“Before, we women suffered a lot of machismo. Only the men could work. We couldn’t even leave the house. They would scold us for going out with the others to cut coffee.”

Mariana Solis remembers her younger days with a retrospective disbelief. Even between her and her daughter’s generation, the role of women in coffee production in the community of El Tunel, El Salvador has changed drastically. Yet it wasn’t until the wives and daughters of the ACPROA cooperative members got together to form a women’s committee that the real change began. In 2010, in an effort to encourage women’s participation in the coffee industry, the PROTCAFES Project, co-funded by International Coffee Partners and implemented by Hanns R. Neumann Stiftung (HRNS), invited the women of various cooperatives in the La Palma area to visit a coffee cooperative in Guatemala made up of only women. Their intentions worked, and soon after, the wives and daughters of ACPROA members created their own women’s committee. “We said to ourselves, ‘Why can’t we do that?’” says Mariana, “Thankfully, we’ve seen that, yes, we can do it. Having something new in our community that never existed before has motivated us.” A year after forming the women’s committee, every woman on the committee had also become a member of the cooperative, not just participants through their husbands’ memberships. From Mariana’s generation of women who weren’t allowed to leave the house, to her daughter’s generation, who only helped with the coffee harvest, there has been a consistent forward movement for women in El Tunel. Only today, however, are they finally catching up, and even surpassing, the involvement of the men. One of their biggest projects to date as a women’s committee is the creation of their own cafe. Cafe Aroma de La Palma is the first cafe in the community of El Tunel and has quickly proved to be a success. From people passing through the area to regulars from the community, the cafe’s customers are numerous and frequent. Not only does the cafe serve snacks, desserts, and drinks, but the coffee they offer is the women’s committee’s own brand, El Tunel Café Especial con Toque de Mujer (with a Woman’s Touch). The brand contains coffee produced on their own farms, processed, roasted, and packaged by their own hands, and prepared and served with the barista skills they’ve learned through the project.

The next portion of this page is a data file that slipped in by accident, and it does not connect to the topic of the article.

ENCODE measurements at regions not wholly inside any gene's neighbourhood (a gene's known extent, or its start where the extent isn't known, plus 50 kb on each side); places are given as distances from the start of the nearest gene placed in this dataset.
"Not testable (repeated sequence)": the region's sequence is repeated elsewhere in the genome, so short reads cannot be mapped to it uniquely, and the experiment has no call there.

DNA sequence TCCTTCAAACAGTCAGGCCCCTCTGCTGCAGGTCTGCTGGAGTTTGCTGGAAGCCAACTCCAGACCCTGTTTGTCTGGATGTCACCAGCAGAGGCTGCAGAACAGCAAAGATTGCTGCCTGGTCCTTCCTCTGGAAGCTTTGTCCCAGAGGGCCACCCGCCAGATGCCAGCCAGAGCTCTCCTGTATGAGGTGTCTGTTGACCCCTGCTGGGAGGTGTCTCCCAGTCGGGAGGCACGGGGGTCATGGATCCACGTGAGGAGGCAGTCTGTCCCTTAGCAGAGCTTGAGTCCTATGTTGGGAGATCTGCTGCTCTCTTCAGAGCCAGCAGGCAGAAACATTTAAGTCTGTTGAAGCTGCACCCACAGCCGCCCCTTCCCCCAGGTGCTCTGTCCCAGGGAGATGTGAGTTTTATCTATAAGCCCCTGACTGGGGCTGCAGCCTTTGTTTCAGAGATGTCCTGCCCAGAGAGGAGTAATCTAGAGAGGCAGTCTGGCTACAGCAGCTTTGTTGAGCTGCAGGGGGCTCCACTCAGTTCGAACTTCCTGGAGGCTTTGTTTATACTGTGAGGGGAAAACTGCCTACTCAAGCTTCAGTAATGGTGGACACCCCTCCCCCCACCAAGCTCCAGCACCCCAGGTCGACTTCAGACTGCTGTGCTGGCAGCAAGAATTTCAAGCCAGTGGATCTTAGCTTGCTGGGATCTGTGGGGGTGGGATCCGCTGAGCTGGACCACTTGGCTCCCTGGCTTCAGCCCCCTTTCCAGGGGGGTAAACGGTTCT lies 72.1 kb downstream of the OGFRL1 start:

Five members of the ACPROA Women’s Committee in El Tunel, El Salvador. From left to right: Amalia Carolina Solis, Brenda Lisette Lemus, Rosa Elida Flores, Mariana Lialane Mutu Solis, Blanca Isabel Signos

Through the PROTCAFES project, the women have received numerous trainings on production processes, increasing their knowledge of the industry, and therefore their involvement. “We’ve seen that, as women, we can contribute a lot,” says Amalia, Mariana’s daughter, who at thirty years old is the president of the women’s committee, “We’ve had a lot of support, and that helps us and pushes us to grow bit by bit in our knowledge and also in ourselves as individuals.”

“Growing up, I only saw the parts of planting and harvesting the coffee,” says 20-year-old committee member Brenda Lemus, “But I never knew about the next process which is roasting it, packaging it – I didn’t know anything about that until I came to the committee and they started doing it.”

Without a doubt, the creation of the ACPROA Women’s Committee has transformed the role of women in this small coffee producing community. Blanca Isabel, another young coffee farmer, has found new interests and skills through her work with the committee. “The women’s committee has created employment and [given us the opportunity] to learn. From the beginning, I was interested in roasting coffee, but there was never an opportunity [to learn]. Now there is. I have a daughter who is eight years old, and I want to teach her.”

With the support and opportunities created for this generation of women, the future looks bright for young girls in El Tunel. A fact that got proven by an external evaluation of the Sustainable Markets Intelligence Center (CIMS) in 2018. It showed that the desire of children to continue farming has been supported by the ICP co-funded project: “Trifinio countries reveal the most positive influence in El Salvador with 98%”, says Tobias Voigt, M&E coordinator from HRNS. Amalia Solis matches this result: “My hope for the future is that we grow more. In our case, with our business of the cafe, so that everyone has more opportunities to keep going forward. ”Her mother, the oldest member of the women’s committee, is content to see changes and new opportunities for her daughter’s generation that didn’t exist for her at that age.

“That was the idea – to become involved. And we’ve had a lot of opportunities,” she says, “But it has to start in the home. For example, with the husbands giving the women permission to go. Before, they thought it was a waste of time, and now they don’t think that about us women being here. The men can’t say that we don’t know anything anymore because now we do know. Now they accept that we are equal.”


(Left: Mariana Solis, 65, is one of the founding members of the ACPROA Women’s Committee.)


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